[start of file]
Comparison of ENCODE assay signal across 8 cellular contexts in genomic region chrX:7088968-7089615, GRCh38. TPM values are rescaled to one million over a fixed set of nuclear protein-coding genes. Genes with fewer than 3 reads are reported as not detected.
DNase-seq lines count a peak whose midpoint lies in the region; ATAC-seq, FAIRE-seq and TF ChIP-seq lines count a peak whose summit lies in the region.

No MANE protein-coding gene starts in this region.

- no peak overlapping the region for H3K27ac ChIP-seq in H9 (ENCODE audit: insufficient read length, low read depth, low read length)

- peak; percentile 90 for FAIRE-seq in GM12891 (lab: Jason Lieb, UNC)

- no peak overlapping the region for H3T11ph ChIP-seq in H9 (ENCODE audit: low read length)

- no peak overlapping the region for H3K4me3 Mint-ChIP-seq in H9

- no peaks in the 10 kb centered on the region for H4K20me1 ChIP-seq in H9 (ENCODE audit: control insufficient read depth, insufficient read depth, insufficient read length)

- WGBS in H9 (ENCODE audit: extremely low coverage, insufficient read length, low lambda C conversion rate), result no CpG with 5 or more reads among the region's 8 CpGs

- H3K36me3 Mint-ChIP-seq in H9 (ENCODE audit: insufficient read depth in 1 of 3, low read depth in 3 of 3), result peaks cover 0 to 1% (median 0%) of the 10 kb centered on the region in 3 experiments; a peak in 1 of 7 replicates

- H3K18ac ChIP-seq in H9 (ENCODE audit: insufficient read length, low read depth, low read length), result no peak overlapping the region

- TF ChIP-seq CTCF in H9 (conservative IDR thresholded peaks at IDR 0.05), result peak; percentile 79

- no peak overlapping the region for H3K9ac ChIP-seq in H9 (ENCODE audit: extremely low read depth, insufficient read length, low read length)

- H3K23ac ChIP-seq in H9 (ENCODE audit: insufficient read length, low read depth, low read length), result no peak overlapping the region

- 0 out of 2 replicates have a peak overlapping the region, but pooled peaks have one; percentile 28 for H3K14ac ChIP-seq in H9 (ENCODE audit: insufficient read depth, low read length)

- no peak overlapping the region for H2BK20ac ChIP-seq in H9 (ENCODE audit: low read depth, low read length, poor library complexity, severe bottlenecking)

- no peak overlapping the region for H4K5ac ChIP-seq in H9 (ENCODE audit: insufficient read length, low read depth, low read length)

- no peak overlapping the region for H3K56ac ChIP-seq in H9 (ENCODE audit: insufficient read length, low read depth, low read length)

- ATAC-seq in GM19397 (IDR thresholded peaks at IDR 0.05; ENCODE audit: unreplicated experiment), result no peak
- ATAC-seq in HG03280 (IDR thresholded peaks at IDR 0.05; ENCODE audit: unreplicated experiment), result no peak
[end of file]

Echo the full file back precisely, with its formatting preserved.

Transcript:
Comparison of ENCODE assay signal across 8 cellular contexts in genomic region chrX:7088968-7089615, GRCh38. TPM values are rescaled to one million over a fixed set of nuclear protein-coding genes. Genes with fewer than 3 reads are reported as not detected.
DNase-seq lines count a peak whose midpoint lies in the region; ATAC-seq, FAIRE-seq and TF ChIP-seq lines count a peak whose summit lies in the region.

No MANE protein-coding gene starts in this region.

- no peak overlapping the region for H3K27ac ChIP-seq in H9 (ENCODE audit: insufficient read length, low read depth, low read length)

- peak; percentile 90 for FAIRE-seq in GM12891 (lab: Jason Lieb, UNC)

- no peak overlapping the region for H3T11ph ChIP-seq in H9 (ENCODE audit: low read length)

- no peak overlapping the region for H3K4me3 Mint-ChIP-seq in H9

- no peaks in the 10 kb centered on the region for H4K20me1 ChIP-seq in H9 (ENCODE audit: control insufficient read depth, insufficient read depth, insufficient read length)

- WGBS in H9 (ENCODE audit: extremely low coverage, insufficient read length, low lambda C conversion rate), result no CpG with 5 or more reads among the region's 8 CpGs

- H3K36me3 Mint-ChIP-seq in H9 (ENCODE audit: insufficient read depth in 1 of 3, low read depth in 3 of 3), result peaks cover 0 to 1% (median 0%) of the 10 kb centered on the region in 3 experiments; a peak in 1 of 7 replicates

- H3K18ac ChIP-seq in H9 (ENCODE audit: insufficient read length, low read depth, low read length), result no peak overlapping the region

- TF ChIP-seq CTCF in H9 (conservative IDR thresholded peaks at IDR 0.05), result peak; percentile 79

- no peak overlapping the region for H3K9ac ChIP-seq in H9 (ENCODE audit: extremely low read depth, insufficient read length, low read length)

- H3K23ac ChIP-seq in H9 (ENCODE audit: insufficient read length, low read depth, low read length), result no peak overlapping the region

- 0 out of 2 replicates have a peak overlapping the region, but pooled peaks have one; percentile 28 for H3K14ac ChIP-seq in H9 (ENCODE audit: insufficient read depth, low read length)

- no peak overlapping the region for H2BK20ac ChIP-seq in H9 (ENCODE audit: low read depth, low read length, poor library complexity, severe bottlenecking)

- no peak overlapping the region for H4K5ac ChIP-seq in H9 (ENCODE audit: insufficient read length, low read depth, low read length)

- no peak overlapping the region for H3K56ac ChIP-seq in H9 (ENCODE audit: insufficient read length, low read depth, low read length)

- ATAC-seq in GM19397 (IDR thresholded peaks at IDR 0.05; ENCODE audit: unreplicated experiment), result no peak
- ATAC-seq in HG03280 (IDR thresholded peaks at IDR 0.05; ENCODE audit: unreplicated experiment), result no peak